What I like about it is that it addresses trees other than maples!
      Good luck tapping! We’re just now finishing the last pint or two and it’s been a real treat to have our own homemade syrup.

  23. The walnuts around here that will produce at least an eight-foot-plus log that’s a minimum of 18″ diameter at breast height are valuable. Catfaces, side limbs, nail holes, etc. can make the log almost worthless. We have a few big $4000-plus veneer black walnuts that I wouldn’t want to ruin by tapping. I will definitely, however, try tapping the walnuts that we wouldn’t ruin for timber. Also, tapping hickories? Wow, if that’s practibale, we will certainly give that a try along with the maples. Knew about the boxelder and birch possibilities, but not all the other non-maples. Hey, wouldn’t it be something if cottonwoods yield sap with any measurable sugar %? Any cut in a Cottonwood, esp, in the spring, results in a veritable FLOOD of sap pouring out. Those 4-foot-diameter cottonwoods would keep a guy running emptying buckets all day. I ‘m sure somebody’s tried cottonwooesk, though, and doubt cottonwood sap has much if any sugar content.

    • Teri Page says:

      I think you’re wise to protect your very valuable trees. Our property was just logged of the really valuable black walnuts before we moved here. We’re tapping low to the ground so we could harvest if we needed to.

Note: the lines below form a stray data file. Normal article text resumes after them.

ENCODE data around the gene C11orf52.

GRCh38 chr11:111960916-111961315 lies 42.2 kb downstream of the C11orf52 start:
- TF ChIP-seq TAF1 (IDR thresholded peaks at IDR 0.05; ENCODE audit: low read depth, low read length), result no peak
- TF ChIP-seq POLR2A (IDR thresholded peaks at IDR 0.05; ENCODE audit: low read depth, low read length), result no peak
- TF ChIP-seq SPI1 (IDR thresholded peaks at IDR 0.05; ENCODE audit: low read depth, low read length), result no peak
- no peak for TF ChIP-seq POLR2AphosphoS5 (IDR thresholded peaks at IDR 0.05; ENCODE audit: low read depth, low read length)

I’ve since heard that hickory, while tappable, is not all that common to tap – most hickory syrups are apparently made from the bark! But I would love to try them this year. As for cottonwood, I’ve never read anything about making syrup from them. Probably because, like you said, the sugar content is not high enough.

  24. How many trees would you say you need? It has been in the 50s all week and one of my black walnuts I have been getting quite a bit of Sap from. My others are not producing as much less than a few ounces today. Would you think it’s the weather or other factors?

    • Teri Page says:

      It’s hard to say! We’ve had a VERY slow week in terms of sap. While the days are nice and warm, the nights have not been cold enough for “ideal sap conditions.” Last week we got about 4 gallons in a day from 22 trees; today we only got 1 gallon from the sap number of trees.

  25. We already tap our maple trees, and tomorrow I am buying more spouts so we can tap our black walnut trees this season! Do you know of any other types of trees which can be tapped?

    • Teri Page says:

      Yes – lots of varieties of maples, birch, walnut, and a few others such as Box Elder. That’s exciting that you’ll be tapping the Black Walnuts!

  26. Debbie Blick says:

    Wondering if you ever tapped English Walnut trees? We are trying that this year and I cannot find anything online about the ratio of sap to syrup etc. Any help you can provide I would be extremely grateful!

  27. Debbie Blick says:

    Not sure if my question posted, so I’m going to try again. Wondering about English Walnut trees. Have you ever tapped those and what is the ratio of sap to syrup? I cannot find anything online. Thanks for any help you can give.

    • Teri Page says:

      Hi Debbie –
      I have not tried to tap English Walnut, although I have read that it is a tappable tree. I would imagine that the flavor would be very similar to black walnut.